The Standard & Poor’s 500 Index (SPX) closed above 2,000 for the first time as data on durable goods and consumer confidence boosted optimism in the economy’s strength. European bond yields dropped to records for a second day, while gold and oil rose.
The S&P 500 rose 0.1 percent to 2,000.02 and the Dow Jones Industrial Average (INDU) jumped 0.2 percent to 17,106.70 at 4 p.m. in New York. Both indexes pared gains after reaching intraday highs. Italy’s (GBTPGR10) 10-year yield slid 7 basis points to 2.41 percent, and Spain’s rate dropped to 2.17 percent. The Stoxx Europe 600 Index added 0.7 percent, and the MSCI Emerging Markets Index increased to the highest since 2011. The euro fell to its lowest in almost a year versus the dollar. Gold rebounded 0.5 percent and oil advanced 0.6 percent.
Orders for U.S. durable goods jumped in July by the most on record as bookings surged for commercial aircraft, while consumer confidence reached the highest level in almost seven years. Treasury two-year notes yield the most versus similar-maturity German debt since 2007 amid signs of a U.S. recovery and speculation of more stimulus from the European Central Bank. The presidents of Russia and Ukraine began talks in Minsk, Belarus, today as tensions flare in the region.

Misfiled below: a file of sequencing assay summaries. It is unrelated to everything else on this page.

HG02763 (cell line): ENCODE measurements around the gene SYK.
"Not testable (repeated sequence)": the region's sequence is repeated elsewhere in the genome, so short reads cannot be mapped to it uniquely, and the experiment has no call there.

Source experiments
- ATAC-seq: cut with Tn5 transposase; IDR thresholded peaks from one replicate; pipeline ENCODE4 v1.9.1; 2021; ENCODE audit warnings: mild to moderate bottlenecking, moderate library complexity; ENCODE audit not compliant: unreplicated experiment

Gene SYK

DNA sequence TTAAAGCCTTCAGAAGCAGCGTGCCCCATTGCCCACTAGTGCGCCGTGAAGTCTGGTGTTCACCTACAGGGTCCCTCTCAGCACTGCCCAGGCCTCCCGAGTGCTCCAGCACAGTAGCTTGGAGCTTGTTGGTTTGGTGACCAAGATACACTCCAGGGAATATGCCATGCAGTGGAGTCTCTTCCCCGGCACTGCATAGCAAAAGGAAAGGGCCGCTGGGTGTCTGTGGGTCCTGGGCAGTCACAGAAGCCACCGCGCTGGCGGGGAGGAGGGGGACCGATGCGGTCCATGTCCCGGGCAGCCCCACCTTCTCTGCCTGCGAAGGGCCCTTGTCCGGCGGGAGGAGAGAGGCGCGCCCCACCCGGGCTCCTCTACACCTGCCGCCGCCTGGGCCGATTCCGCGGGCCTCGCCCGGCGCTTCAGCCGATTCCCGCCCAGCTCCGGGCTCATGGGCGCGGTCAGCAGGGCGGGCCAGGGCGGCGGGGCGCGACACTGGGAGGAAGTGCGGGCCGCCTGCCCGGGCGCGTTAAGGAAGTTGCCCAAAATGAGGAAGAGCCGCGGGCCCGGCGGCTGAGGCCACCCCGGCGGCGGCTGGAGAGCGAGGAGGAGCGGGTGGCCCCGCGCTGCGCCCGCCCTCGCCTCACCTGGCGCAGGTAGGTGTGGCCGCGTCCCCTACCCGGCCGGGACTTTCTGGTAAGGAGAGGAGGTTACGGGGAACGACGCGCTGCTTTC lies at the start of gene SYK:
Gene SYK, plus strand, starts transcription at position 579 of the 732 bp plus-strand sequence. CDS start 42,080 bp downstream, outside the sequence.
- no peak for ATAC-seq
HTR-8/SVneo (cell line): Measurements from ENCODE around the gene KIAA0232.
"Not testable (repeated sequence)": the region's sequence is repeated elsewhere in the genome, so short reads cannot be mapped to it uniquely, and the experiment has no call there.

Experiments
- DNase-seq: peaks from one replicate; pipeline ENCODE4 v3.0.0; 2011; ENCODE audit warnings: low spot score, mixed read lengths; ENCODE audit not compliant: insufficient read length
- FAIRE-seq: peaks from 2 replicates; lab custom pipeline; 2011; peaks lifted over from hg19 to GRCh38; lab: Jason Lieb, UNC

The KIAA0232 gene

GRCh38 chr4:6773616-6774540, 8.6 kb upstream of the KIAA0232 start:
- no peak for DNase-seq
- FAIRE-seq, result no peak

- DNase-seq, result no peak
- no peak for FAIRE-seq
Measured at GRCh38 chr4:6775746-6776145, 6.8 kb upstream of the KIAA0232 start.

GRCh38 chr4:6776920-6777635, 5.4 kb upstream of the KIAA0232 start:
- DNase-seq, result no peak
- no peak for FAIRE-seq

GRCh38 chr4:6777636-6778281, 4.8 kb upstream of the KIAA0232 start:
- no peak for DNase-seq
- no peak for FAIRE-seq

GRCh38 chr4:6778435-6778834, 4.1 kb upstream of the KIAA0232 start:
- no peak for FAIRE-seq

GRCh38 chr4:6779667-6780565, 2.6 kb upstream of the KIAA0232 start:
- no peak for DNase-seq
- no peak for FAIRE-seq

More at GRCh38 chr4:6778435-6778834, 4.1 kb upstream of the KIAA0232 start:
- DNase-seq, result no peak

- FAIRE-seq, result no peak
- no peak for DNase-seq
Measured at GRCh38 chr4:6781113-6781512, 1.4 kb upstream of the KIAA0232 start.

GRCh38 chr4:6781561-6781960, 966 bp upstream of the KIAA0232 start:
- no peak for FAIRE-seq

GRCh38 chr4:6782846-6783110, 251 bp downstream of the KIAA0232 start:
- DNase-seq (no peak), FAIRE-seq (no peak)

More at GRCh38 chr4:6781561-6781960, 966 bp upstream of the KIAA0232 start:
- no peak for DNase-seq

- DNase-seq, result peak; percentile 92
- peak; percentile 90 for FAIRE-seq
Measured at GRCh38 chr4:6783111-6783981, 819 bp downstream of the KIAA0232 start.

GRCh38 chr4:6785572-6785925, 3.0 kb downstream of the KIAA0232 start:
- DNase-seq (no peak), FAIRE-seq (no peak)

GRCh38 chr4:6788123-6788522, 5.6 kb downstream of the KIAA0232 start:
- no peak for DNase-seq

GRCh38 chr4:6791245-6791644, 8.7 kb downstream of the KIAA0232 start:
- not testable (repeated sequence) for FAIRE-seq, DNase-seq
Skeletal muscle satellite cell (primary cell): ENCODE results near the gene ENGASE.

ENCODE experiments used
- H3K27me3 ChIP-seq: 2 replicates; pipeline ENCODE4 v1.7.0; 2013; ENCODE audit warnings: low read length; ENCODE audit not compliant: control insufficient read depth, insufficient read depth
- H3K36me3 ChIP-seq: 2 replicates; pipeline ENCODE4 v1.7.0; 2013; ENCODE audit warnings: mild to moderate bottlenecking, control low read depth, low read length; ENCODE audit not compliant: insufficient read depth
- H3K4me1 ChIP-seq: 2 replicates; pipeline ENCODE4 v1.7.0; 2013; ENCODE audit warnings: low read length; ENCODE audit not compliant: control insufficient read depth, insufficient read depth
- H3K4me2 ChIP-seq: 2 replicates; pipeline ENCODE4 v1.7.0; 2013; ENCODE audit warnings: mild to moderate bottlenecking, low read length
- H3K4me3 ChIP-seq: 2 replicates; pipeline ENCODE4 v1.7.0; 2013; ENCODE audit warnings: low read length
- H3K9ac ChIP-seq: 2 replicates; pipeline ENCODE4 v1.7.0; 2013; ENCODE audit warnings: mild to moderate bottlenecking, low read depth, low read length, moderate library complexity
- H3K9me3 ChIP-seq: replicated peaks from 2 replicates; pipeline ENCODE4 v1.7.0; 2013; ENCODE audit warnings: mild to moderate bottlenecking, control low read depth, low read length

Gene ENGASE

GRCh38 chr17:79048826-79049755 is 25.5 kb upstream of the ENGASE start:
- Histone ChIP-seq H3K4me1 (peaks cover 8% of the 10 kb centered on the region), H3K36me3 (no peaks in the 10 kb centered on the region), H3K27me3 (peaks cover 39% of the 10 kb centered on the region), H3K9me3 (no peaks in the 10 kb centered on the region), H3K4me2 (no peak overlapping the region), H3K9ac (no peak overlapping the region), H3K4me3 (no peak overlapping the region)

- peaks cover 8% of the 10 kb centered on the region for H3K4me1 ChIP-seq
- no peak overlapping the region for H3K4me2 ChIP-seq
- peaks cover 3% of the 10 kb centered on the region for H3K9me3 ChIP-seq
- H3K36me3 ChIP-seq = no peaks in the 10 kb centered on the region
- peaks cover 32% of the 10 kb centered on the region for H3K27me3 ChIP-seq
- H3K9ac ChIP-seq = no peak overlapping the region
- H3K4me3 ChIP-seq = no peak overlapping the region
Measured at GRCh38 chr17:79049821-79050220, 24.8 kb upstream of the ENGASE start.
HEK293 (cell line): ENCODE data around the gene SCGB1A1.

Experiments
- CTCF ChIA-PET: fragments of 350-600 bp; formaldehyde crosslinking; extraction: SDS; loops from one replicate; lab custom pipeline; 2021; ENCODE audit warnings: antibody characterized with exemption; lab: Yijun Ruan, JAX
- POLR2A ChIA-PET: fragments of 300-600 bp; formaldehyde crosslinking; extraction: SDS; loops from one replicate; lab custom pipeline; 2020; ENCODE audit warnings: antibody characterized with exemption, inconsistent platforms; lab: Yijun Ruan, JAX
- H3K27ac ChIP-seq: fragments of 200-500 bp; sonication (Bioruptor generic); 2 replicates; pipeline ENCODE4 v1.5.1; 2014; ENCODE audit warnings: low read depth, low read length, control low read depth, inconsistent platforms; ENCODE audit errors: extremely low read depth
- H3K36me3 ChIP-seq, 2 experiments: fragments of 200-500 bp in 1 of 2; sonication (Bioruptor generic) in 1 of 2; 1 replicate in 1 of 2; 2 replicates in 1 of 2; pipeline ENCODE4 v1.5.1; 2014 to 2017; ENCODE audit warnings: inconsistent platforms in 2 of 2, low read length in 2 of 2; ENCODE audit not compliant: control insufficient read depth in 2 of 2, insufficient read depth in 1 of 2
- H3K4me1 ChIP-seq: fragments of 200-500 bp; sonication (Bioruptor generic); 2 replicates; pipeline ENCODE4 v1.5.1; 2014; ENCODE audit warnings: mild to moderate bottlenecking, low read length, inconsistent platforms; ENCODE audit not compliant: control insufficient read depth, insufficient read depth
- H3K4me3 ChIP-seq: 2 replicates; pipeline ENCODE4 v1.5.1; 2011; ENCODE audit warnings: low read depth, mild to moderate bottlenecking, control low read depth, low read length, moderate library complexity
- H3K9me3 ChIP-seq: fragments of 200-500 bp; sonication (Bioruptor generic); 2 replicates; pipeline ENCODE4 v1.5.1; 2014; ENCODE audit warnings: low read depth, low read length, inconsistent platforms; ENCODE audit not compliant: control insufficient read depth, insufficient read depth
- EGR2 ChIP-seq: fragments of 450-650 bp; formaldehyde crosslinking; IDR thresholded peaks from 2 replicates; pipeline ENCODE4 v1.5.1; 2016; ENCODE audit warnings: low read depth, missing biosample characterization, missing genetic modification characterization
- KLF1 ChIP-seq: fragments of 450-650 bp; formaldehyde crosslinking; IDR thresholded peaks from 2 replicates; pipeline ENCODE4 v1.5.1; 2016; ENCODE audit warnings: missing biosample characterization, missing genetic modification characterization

“There is a little bit of caution in the market as it had such a big day yesterday, but you’re still going to have investors and traders that are going to go in and grab any opportunities,” Quincy Krosby, a market strategist at Newark, New Jersey-based Prudential Financial Inc., which manages more than $1 trillion, said via phone.
The S&P 500 yesterday gained 0.5 percent as corporate dealmaking and prospects for economic stimulus in Europe bolstered confidence in the bull market. The Dow today climbed above a previous intraday record reached July 17. The Nasdaq Composite Index is trading at the highest level since 2000. The Russell 2000 Index of smaller companies soared 0.8 percent.
The Nasdaq Biotechnology Index jumped 1.2 percent today to a record, completing a rebound after a 21 percent decline from February through April amid concern that earnings don’t justify their share prices.